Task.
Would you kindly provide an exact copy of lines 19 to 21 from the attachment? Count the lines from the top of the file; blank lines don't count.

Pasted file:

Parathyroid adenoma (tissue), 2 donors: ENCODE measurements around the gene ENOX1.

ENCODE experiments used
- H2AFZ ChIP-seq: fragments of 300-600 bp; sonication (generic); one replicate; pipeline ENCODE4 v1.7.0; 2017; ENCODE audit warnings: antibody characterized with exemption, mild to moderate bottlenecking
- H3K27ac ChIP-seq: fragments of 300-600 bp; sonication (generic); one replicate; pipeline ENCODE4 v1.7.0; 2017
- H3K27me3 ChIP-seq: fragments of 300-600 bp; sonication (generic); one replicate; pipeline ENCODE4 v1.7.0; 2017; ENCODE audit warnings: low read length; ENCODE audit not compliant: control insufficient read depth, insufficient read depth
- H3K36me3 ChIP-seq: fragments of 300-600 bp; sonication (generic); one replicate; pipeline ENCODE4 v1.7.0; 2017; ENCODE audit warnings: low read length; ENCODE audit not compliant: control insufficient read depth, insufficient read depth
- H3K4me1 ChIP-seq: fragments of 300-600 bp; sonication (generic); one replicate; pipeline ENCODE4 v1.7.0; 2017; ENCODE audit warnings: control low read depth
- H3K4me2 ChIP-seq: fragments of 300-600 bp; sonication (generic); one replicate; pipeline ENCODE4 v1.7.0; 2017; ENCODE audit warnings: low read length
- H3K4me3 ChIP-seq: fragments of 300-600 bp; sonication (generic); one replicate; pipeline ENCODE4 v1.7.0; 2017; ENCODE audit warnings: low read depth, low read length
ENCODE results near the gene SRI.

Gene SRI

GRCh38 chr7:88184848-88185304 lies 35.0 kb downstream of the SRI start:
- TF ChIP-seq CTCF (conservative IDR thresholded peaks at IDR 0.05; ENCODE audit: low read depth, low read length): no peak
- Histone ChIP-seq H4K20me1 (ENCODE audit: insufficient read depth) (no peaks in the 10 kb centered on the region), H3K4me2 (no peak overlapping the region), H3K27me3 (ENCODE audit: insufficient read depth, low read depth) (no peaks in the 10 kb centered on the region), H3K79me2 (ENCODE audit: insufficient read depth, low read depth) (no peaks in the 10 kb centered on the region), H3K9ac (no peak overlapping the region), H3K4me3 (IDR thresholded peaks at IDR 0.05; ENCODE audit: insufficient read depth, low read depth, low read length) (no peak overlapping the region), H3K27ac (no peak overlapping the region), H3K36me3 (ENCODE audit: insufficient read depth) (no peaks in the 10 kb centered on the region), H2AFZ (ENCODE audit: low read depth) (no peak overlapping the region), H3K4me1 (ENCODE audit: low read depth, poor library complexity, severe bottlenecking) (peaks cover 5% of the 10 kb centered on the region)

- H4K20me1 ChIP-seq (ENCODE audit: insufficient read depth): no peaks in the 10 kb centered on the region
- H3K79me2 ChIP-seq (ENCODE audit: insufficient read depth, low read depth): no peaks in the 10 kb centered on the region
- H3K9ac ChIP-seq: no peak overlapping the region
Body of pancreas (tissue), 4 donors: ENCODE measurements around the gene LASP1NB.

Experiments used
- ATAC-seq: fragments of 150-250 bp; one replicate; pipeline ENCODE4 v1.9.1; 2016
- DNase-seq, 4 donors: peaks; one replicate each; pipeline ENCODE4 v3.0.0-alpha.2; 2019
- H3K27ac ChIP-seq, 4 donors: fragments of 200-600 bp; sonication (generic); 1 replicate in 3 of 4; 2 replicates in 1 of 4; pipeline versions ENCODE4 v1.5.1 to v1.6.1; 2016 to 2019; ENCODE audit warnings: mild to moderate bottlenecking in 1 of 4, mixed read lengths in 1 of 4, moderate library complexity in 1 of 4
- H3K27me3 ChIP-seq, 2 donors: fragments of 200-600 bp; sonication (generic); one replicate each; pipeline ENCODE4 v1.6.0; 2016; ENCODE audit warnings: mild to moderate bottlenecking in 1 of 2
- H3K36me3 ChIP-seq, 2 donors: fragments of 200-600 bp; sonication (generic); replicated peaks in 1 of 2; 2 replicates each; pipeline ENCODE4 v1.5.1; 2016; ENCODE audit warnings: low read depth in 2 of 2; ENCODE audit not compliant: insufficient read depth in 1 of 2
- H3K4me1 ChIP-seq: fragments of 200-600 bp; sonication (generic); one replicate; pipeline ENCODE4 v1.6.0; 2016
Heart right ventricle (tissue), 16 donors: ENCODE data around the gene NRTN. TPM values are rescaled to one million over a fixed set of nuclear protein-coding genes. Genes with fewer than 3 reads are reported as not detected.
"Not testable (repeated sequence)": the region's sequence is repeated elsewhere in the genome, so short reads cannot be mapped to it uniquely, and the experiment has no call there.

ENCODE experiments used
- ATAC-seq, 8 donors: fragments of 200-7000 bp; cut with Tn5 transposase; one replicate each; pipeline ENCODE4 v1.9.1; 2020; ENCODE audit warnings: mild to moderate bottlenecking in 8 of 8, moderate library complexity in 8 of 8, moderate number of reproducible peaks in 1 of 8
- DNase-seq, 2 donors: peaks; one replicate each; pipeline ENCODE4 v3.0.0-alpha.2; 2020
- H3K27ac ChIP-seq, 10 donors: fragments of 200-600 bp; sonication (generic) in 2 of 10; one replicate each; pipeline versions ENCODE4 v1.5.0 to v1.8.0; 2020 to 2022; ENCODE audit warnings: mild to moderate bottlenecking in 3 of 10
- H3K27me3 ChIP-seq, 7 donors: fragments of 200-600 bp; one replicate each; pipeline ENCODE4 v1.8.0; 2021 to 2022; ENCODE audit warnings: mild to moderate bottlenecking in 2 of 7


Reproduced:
Experiments used
- ATAC-seq: fragments of 150-250 bp; one replicate; pipeline ENCODE4 v1.9.1; 2016
- DNase-seq, 4 donors: peaks; one replicate each; pipeline ENCODE4 v3.0.0-alpha.2; 2019